19 Food Handler Certification (FHC) Rule 410 IAC 7-22 l Preliminarily adopted on November 13, 2002 by the ISDH Executive Board l Became effective June 13, 2003 l Mirrors state statute with some additions

20 Provisions of the new FHC rule: l Definitions l Requirements l Penalties

21 Definitions of the FHC rule: l Accreditation l Accredited Certification Examination l Accrediting Organization (ANSI) l Accredited Testing Service

22 Definitions continued: l Certification Document l Certified Food Handler l Recertification

23 Requirements: January 1, 2005 Deadline One (1) certified food handler per facility 6 months to comply with a change in ownership of an establishment 3 months to comply when the certified food handler leaves employment

24 Requirements Continued: Only one (1) certified food handler for facilities located on contiguous property Person-in-charge present at all times The certification must be recognized by the CFP (ANSI) or the ISDH

25 Certification Qualifications: l Successfully pass an accredited examination l Provide name, certification document and photo identification to regulatory authority upon request l Cannot represent themselves as certified unless legally certified

26 Additional Points: l Local Health Departments can not mandate any type of certification other than what is provided in the state law l Schools, prisons, jails must also comply l Certified person does not need to be present at all times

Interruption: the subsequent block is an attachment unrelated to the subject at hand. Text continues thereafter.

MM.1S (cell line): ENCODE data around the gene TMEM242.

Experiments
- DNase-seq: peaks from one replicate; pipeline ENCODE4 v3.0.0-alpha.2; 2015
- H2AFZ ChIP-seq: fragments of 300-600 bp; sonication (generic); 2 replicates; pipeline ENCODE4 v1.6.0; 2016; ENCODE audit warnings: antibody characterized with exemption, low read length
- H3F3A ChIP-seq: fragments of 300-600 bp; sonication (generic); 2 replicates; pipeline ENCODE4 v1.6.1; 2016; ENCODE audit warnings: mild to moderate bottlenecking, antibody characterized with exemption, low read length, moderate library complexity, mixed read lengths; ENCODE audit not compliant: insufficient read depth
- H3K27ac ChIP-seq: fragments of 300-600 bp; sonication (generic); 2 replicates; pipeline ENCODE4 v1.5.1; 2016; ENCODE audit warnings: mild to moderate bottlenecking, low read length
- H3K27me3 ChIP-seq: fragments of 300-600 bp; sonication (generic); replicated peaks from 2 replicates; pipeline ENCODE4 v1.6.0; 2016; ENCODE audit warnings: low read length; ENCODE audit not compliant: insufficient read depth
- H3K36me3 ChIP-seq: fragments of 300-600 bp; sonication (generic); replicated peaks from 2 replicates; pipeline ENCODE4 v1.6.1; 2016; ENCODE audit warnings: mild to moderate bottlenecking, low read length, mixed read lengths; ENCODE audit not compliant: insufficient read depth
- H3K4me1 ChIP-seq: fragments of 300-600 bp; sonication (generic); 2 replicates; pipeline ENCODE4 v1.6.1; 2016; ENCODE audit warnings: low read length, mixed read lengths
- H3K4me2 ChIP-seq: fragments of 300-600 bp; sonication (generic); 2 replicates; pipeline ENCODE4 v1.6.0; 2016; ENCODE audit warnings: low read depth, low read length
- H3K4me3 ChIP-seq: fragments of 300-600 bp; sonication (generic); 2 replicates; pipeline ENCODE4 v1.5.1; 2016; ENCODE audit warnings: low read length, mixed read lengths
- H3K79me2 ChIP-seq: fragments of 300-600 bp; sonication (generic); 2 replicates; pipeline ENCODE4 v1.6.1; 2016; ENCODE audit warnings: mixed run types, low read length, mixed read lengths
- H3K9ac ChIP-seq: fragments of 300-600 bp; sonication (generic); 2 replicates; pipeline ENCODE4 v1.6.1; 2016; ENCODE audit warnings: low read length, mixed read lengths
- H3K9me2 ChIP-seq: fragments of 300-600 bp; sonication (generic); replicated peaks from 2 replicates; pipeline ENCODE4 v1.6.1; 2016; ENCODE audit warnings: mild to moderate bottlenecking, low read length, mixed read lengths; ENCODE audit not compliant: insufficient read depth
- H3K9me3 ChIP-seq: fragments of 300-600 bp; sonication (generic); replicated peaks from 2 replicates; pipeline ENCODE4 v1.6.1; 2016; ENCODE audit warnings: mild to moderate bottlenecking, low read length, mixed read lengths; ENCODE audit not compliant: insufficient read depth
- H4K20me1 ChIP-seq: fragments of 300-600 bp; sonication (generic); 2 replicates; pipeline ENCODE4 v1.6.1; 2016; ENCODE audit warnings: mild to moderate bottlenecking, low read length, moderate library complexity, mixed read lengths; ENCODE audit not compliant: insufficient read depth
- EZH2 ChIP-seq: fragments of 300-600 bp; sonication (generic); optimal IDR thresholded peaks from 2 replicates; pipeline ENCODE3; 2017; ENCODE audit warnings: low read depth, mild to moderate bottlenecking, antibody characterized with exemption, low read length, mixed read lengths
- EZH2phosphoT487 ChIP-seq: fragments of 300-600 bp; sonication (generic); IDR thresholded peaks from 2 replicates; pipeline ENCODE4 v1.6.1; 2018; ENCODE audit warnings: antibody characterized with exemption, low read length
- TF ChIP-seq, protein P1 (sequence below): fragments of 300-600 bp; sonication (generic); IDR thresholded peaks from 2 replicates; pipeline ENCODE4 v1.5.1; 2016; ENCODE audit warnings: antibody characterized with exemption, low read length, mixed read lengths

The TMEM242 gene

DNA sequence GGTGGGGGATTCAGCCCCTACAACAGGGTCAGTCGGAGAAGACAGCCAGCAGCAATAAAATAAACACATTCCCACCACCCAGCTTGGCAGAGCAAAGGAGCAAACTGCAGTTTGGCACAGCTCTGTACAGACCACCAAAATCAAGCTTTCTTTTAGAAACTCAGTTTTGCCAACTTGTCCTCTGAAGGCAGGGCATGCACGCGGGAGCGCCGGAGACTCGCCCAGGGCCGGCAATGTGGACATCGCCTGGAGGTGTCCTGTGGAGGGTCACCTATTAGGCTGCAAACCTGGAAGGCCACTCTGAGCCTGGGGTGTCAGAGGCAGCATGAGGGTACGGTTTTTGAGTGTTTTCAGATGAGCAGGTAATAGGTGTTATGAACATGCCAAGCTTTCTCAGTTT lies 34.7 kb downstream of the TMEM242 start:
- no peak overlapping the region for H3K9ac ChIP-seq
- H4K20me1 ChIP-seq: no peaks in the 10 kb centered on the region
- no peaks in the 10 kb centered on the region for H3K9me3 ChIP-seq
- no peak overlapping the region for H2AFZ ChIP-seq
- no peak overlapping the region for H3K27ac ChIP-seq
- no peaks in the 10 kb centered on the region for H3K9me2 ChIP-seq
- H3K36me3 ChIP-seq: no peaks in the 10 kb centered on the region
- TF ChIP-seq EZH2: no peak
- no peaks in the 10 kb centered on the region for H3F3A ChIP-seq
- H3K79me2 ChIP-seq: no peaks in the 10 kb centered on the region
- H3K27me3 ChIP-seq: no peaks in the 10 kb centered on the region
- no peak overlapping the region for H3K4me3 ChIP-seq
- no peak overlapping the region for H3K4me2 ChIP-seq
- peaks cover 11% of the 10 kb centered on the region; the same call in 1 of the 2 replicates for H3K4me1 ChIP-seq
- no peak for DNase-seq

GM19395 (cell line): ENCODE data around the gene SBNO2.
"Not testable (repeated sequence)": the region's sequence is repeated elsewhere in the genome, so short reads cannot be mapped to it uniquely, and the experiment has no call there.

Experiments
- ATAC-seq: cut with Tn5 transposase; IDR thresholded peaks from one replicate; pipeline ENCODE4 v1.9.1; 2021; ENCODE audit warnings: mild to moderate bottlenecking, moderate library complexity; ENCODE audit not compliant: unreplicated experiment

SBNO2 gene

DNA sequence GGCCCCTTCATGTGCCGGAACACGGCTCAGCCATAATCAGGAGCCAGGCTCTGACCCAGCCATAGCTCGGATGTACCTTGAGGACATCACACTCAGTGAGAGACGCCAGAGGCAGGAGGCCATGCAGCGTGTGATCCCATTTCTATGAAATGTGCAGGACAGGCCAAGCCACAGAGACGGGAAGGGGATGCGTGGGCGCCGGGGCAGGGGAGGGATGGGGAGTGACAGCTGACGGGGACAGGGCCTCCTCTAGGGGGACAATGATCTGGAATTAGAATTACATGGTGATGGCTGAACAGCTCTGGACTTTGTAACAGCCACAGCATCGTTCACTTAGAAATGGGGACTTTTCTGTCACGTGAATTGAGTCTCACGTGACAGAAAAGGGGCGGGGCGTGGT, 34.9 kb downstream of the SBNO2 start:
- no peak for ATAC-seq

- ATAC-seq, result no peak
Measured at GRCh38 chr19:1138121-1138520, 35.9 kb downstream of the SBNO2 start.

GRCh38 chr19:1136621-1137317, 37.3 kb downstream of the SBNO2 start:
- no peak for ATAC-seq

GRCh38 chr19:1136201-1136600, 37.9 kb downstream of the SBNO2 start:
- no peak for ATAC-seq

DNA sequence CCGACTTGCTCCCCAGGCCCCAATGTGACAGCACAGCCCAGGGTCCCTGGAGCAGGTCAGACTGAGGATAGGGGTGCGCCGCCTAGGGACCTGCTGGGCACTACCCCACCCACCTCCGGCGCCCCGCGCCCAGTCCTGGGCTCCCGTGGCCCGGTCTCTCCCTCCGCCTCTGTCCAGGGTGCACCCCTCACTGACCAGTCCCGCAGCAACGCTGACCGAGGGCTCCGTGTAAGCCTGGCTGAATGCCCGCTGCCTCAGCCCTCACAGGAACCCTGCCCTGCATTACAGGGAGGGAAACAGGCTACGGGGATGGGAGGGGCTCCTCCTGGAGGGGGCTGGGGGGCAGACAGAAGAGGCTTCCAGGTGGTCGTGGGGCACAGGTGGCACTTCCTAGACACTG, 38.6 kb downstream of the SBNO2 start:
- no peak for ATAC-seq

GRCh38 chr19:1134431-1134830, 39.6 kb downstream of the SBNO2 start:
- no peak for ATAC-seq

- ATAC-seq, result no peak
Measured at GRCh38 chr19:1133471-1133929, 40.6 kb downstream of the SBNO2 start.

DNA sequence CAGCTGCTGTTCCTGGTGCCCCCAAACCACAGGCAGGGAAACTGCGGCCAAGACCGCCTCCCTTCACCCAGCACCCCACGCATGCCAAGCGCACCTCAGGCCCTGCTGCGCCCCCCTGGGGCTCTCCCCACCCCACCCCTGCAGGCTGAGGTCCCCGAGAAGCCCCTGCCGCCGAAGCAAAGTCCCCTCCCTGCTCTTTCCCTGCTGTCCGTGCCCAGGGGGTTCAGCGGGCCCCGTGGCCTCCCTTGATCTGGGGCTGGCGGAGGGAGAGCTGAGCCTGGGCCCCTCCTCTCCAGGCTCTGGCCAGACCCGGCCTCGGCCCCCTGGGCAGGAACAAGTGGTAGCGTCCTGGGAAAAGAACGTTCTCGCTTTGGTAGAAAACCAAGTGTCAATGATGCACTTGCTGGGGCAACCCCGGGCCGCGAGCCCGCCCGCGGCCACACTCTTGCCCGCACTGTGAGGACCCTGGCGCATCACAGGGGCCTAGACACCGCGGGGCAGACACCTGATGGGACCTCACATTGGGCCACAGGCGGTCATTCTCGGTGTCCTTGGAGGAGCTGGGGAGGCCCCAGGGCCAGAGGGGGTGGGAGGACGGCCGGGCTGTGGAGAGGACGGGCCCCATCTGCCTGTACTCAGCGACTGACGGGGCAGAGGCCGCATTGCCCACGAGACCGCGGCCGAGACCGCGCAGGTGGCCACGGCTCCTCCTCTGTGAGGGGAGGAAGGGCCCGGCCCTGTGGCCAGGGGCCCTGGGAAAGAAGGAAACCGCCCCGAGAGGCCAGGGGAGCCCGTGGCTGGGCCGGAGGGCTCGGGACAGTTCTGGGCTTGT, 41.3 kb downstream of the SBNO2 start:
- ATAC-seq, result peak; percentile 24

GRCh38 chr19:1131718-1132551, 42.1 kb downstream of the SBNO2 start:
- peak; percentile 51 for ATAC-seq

27 Exemptions to the law: l Hospitals, Nursing Homes, Assisted Living and Continuing Care Facilities l Food Establishments that minimally handle food, such as: –Serving precooked hot dogs/sausage products, nachos, pretzels, or frozen pizza –Preparing/serving continental breakfast

28 Exemptions continued: l Other minimal food operations –Preparing beverages or ice –Grinding coffee beans –Non-potentially hazardous prepackaged foods –Heating of bakery products –Providing food in its original package

29 Approved Providers of Exams: l Experior Assessments –www.experioronline.com –

30 Approved Providers of Exams: National Registry of Food safety Professionals –www.nrfsp.com l National Restaurant Association Educational Foundation –www.nraef.org

31 Conclusion: l Rule is now in effect l Certification deadline is January 1, 2005 l Exemptions will have to be dealt with on a case by case basis, but the ISDH will provide guidance

32 Questions? rot/draftrule1.htm